Doctors Flee Illinois

Published April 1, 2004

As the number of companies willing to sell medical malpractice insurance in Illinois shrinks and insurance premiums skyrocket, doctors are moving out of the state or quitting medicine entirely. In some counties, observers fear the medical system is on the verge of collapse.

More than 30 malpractice insurers have left Illinois or gone bankrupt over the past five years. In neighboring states such as Indiana, Missouri, and Wisconsin, malpractice insurance is readily available at one-third to one-fourth the price. Those states have imposed caps on non-economic damages, which now make up more than 90 percent of the money awarded by Illinois juries in malpractice cases.

Doctor Shortage

In key Illinois counties–including Madison, which has become infamous as perhaps the most plaintiff-friendly venue in the United States–doctors, hospitals, and some local elected officials are warning of a medical system collapse. They are taking their warning and a plea for tort reform to the most powerful voters in the state: the elderly, who are also the biggest health care consumers.

In the East St. Louis area, which includes Madison and St. Clair Counties, local doctors and retired physicians are visiting area nursing homes and retirement communities to explain the malpractice insurance situation and its impact on health care. Letter-writing and petition campaigns have collected more than 7,000 signatures in less than one month. The petitions ask state lawmakers to enact reforms to rein in frivolous lawsuits and outlandish awards to plaintiffs.

At least 60 doctors in the past two years have left or announced plans to leave Madison and St. Clair Counties. Most have cited out-of-control courts and skyrocketing malpractice insurance premiums as the reason.

At United Methodist Village, a Madison County-based residential facility for the elderly, half of the 200 residents recently attended a malpractice insurance forum led by Dr. Leo Green, a retired Alton, Illinois physician.

“Our residents are very concerned,” said Patrick Noonan, United Methodist Village administrator. “That’s why they came to me to ask if Dr. Green could speak to them. We had a full house with residents from outside the community also in attendance. People are starting to look at this, because our seniors are in need of more attention and care, and their doctors are moving away.”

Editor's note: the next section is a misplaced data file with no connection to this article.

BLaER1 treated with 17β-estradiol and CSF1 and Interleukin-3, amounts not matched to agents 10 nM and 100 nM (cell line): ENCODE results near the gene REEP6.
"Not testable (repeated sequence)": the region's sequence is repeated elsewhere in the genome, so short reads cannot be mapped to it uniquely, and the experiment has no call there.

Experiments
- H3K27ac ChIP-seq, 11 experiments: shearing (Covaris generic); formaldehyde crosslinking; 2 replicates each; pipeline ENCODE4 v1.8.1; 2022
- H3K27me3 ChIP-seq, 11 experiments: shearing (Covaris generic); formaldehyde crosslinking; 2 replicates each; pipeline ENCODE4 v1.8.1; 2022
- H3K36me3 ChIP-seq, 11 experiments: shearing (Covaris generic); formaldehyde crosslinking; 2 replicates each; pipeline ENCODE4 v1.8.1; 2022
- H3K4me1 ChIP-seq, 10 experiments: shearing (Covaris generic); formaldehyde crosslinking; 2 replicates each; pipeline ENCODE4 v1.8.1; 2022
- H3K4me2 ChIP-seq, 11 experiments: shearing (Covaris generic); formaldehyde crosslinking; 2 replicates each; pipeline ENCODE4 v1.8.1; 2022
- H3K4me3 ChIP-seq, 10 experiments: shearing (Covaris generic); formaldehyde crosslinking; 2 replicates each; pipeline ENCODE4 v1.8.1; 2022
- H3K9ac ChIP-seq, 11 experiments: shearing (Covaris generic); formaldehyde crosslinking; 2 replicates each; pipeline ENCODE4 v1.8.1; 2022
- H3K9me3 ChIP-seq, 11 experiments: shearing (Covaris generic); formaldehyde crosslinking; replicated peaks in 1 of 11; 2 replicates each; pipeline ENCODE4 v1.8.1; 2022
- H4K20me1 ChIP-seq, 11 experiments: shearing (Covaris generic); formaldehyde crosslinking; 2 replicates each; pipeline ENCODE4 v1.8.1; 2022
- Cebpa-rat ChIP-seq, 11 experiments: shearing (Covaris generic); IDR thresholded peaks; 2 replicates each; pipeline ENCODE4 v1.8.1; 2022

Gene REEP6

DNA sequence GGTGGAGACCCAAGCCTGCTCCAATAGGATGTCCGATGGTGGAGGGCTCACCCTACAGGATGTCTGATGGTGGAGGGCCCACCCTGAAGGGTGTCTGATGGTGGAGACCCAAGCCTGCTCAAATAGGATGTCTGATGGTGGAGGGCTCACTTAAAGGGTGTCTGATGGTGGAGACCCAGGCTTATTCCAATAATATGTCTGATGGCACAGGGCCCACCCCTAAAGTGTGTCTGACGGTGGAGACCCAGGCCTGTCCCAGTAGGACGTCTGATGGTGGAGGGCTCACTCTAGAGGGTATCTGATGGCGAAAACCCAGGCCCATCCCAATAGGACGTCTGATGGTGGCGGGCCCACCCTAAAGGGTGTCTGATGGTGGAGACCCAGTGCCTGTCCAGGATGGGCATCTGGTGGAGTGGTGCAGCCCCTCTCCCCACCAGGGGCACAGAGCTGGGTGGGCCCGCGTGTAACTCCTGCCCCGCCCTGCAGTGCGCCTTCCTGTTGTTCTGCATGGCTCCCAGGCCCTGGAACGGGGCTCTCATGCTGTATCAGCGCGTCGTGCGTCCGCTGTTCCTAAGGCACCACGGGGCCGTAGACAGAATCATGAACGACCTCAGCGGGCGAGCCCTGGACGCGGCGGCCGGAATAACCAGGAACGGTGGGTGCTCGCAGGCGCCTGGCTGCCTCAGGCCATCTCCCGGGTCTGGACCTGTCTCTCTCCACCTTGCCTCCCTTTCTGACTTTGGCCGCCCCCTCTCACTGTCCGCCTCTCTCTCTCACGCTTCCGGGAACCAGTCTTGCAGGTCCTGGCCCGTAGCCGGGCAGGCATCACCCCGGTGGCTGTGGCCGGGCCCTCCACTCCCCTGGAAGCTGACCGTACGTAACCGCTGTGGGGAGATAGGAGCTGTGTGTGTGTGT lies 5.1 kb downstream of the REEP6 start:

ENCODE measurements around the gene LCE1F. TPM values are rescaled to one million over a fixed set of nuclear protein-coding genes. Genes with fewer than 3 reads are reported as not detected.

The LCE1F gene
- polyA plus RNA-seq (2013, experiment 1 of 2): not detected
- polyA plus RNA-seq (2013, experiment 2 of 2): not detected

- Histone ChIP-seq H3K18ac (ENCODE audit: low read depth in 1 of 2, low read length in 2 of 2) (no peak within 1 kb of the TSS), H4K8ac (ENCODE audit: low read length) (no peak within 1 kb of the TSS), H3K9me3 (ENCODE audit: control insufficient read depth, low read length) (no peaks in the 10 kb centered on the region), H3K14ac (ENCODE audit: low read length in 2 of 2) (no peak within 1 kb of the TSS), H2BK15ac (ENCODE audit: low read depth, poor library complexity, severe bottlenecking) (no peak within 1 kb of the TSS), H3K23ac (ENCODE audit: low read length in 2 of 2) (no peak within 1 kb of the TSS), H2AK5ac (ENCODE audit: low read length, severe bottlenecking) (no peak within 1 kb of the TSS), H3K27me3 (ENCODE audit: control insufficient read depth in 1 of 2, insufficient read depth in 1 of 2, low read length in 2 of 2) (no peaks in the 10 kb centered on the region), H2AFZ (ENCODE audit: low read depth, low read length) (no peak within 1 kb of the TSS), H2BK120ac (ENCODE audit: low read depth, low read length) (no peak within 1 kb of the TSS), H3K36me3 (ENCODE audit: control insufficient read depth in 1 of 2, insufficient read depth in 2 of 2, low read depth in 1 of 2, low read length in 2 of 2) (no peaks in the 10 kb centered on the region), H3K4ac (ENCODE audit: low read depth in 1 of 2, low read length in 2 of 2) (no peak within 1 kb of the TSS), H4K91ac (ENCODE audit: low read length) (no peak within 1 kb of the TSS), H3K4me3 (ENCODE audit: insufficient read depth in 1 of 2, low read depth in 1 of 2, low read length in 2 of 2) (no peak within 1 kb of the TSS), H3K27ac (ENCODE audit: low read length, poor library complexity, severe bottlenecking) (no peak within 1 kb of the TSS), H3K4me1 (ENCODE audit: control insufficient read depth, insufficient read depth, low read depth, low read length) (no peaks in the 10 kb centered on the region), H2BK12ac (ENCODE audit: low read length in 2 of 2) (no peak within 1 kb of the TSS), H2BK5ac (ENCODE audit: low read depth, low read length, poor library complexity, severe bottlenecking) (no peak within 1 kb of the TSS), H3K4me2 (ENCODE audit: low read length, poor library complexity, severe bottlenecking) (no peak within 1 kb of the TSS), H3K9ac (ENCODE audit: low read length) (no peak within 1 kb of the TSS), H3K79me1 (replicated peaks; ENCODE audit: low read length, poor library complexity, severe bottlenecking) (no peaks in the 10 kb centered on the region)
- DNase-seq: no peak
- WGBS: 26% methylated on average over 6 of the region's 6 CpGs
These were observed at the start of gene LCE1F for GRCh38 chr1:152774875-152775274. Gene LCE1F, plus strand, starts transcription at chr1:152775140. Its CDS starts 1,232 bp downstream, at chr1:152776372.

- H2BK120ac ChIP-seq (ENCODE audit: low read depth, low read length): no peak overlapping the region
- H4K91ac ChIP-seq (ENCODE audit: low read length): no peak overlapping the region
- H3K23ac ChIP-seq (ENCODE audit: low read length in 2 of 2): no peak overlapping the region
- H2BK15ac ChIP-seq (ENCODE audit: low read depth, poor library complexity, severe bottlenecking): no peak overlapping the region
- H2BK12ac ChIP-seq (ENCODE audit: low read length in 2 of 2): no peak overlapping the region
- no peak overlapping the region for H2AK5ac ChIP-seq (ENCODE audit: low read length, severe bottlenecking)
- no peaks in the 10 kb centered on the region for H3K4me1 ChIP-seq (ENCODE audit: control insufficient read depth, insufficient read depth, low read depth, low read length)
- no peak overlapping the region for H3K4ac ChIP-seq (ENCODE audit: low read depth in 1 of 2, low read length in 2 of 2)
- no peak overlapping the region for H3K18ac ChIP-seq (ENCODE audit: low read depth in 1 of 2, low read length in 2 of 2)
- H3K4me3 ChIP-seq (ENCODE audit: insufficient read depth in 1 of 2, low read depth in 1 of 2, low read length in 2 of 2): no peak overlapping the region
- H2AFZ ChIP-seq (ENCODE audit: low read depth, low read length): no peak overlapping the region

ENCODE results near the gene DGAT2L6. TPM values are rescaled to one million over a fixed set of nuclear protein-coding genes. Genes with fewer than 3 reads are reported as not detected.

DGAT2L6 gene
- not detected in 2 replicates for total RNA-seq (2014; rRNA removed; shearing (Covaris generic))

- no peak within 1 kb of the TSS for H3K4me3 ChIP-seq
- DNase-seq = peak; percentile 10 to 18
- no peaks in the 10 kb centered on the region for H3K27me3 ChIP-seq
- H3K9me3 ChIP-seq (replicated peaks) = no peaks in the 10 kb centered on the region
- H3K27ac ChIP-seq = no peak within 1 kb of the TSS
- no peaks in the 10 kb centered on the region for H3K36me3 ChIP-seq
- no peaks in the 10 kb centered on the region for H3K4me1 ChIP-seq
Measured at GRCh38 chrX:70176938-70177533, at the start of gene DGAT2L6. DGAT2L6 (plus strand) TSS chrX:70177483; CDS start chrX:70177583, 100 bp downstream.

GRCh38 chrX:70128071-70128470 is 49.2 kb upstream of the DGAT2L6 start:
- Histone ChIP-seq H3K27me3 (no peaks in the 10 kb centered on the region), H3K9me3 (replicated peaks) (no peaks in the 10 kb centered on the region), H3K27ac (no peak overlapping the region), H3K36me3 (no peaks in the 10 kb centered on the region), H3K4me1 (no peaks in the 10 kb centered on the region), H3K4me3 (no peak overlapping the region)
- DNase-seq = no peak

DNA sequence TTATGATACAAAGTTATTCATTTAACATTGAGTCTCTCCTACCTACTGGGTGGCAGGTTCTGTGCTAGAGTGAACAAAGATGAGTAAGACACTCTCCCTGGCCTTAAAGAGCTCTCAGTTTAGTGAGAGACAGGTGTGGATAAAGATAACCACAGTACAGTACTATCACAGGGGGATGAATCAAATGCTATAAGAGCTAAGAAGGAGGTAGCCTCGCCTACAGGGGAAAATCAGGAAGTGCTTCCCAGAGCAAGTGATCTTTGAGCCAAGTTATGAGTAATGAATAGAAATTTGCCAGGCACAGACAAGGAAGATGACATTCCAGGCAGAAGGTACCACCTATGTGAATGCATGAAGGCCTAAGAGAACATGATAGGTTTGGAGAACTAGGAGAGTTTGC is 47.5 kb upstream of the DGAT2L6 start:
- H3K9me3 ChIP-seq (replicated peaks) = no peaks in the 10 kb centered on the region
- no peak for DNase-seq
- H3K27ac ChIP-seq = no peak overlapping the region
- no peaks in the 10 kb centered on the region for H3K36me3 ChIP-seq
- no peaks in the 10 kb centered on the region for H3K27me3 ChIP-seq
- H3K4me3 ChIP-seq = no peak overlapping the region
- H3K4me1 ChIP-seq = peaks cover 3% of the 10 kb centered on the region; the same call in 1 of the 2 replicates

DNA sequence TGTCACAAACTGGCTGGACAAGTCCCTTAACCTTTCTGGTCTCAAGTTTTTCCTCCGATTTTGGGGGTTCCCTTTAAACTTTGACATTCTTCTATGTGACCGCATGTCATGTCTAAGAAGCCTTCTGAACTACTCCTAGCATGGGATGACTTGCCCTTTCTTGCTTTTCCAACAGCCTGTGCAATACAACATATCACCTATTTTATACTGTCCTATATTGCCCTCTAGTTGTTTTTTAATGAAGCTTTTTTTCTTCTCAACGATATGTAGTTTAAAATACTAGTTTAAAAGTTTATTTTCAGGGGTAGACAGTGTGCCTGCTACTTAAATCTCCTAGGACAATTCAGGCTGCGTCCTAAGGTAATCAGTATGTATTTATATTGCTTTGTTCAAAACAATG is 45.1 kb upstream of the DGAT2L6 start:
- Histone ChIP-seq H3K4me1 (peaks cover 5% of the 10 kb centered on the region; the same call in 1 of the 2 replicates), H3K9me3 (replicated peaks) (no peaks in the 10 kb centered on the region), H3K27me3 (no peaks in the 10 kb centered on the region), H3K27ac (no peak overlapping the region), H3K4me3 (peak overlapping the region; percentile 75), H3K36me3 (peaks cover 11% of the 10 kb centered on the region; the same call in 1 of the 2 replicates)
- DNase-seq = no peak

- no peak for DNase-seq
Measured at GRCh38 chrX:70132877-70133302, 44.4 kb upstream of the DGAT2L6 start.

Alton Memorial Hospital has taken out ads in local newspapers and published an information packet on the crisis. The packet includes a list of area doctors willing to address groups concerning the medical malpractice situation, a sample letter to send to lawmakers, and lawmaker contact information.

Rob Shelton, Alton Memorial’s manager of marketing and development, said 18 physicians–15 percent of the active staff–have left the hospital in the past two years.

“Right now the hospital is okay,” Shelton said. “If we lose, in some cases, a single physician, we could be in trouble. If we lose one key surgeon, that would be detrimental to the hospital. We have two anesthesiologists. Losing one would be extremely detrimental.”

Shelton also noted that for the first time in more than 20 years, the hospital has no physicians going through the credentialing process.

“We’ve lost 18 physicians and have no prospects coming in,” Shelton said. “Our number one challenge is recruiting. There is no neurosurgeon in our market. Belleville (Memorial Hospital, about 40 miles south in neighboring St. Clair County) has lost its trauma program, and that’s directly related to neurosurgery.”

System in Turmoil

Metropolitan East St. Louis is by no means the only troubled area of Illinois. Dr. Richard Broderick, a neurosurgeon who practices at three suburban Chicago hospitals, has seen annual malpractice insurance premium increases of 50 percent or more in recent years.

“If they go up another 50 percent, I’m going to have to go somewhere else,” Broderick said. “It gets to where, like any business owner, I have to pay bills. I’ve had to limit my practice to not care for certain high-risk conditions that often have poor outcomes. It’s frightening. I tell people all the time there are certain areas where you don’t want to get in a car crash, because there is no neurosurgeon in that area.”